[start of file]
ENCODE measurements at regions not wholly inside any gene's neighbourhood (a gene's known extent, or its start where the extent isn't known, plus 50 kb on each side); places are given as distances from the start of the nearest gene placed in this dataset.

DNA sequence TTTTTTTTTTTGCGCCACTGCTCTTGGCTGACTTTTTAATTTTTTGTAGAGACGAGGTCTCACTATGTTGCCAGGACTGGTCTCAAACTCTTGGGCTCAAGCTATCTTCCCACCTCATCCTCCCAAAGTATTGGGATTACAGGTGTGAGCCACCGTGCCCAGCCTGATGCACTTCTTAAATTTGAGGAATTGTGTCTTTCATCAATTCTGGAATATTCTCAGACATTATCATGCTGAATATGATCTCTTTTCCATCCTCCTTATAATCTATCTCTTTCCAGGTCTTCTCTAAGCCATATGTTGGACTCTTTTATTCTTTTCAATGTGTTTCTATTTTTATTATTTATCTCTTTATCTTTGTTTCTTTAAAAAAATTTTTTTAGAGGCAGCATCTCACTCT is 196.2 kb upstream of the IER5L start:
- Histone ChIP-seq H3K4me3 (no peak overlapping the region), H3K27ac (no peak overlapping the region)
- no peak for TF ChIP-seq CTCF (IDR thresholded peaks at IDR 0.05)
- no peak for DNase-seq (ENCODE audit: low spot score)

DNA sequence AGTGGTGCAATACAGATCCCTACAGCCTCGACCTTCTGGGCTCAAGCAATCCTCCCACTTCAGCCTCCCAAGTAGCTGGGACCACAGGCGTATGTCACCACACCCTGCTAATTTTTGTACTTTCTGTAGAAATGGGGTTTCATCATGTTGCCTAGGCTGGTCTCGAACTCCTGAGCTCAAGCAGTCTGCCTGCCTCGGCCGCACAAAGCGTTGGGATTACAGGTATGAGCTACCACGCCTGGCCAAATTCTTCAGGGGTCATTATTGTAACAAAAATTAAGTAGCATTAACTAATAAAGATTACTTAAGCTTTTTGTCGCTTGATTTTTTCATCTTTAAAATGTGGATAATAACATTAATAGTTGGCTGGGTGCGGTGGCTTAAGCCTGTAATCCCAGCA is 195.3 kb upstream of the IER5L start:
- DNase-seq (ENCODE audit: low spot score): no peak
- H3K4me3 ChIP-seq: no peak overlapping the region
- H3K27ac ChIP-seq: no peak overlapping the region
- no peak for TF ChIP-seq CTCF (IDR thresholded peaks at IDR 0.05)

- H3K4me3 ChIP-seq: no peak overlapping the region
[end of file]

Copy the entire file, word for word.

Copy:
ENCODE measurements at regions not wholly inside any gene's neighbourhood (a gene's known extent, or its start where the extent isn't known, plus 50 kb on each side); places are given as distances from the start of the nearest gene placed in this dataset.

DNA sequence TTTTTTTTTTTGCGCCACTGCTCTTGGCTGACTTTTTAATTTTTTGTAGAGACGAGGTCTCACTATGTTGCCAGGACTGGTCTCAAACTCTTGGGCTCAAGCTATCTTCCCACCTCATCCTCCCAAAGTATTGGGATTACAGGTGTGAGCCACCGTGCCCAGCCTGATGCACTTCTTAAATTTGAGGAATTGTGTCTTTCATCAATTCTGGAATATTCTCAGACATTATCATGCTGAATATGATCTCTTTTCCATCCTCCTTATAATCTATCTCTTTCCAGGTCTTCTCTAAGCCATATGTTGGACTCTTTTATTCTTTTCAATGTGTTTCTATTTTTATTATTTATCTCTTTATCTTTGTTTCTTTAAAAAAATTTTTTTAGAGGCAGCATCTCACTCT is 196.2 kb upstream of the IER5L start:
- Histone ChIP-seq H3K4me3 (no peak overlapping the region), H3K27ac (no peak overlapping the region)
- no peak for TF ChIP-seq CTCF (IDR thresholded peaks at IDR 0.05)
- no peak for DNase-seq (ENCODE audit: low spot score)

DNA sequence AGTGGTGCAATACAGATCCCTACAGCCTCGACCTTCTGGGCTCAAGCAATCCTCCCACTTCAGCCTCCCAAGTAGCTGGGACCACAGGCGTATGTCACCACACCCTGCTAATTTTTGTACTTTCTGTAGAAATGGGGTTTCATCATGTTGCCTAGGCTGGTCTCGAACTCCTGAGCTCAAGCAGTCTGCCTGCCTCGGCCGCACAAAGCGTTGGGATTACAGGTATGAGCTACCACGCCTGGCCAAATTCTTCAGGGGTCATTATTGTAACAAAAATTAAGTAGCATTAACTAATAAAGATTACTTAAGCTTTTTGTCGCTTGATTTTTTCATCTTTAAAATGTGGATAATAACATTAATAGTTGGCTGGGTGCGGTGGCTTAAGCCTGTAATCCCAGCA is 195.3 kb upstream of the IER5L start:
- DNase-seq (ENCODE audit: low spot score): no peak
- H3K4me3 ChIP-seq: no peak overlapping the region
- H3K27ac ChIP-seq: no peak overlapping the region
- no peak for TF ChIP-seq CTCF (IDR thresholded peaks at IDR 0.05)

- H3K4me3 ChIP-seq: no peak overlapping the region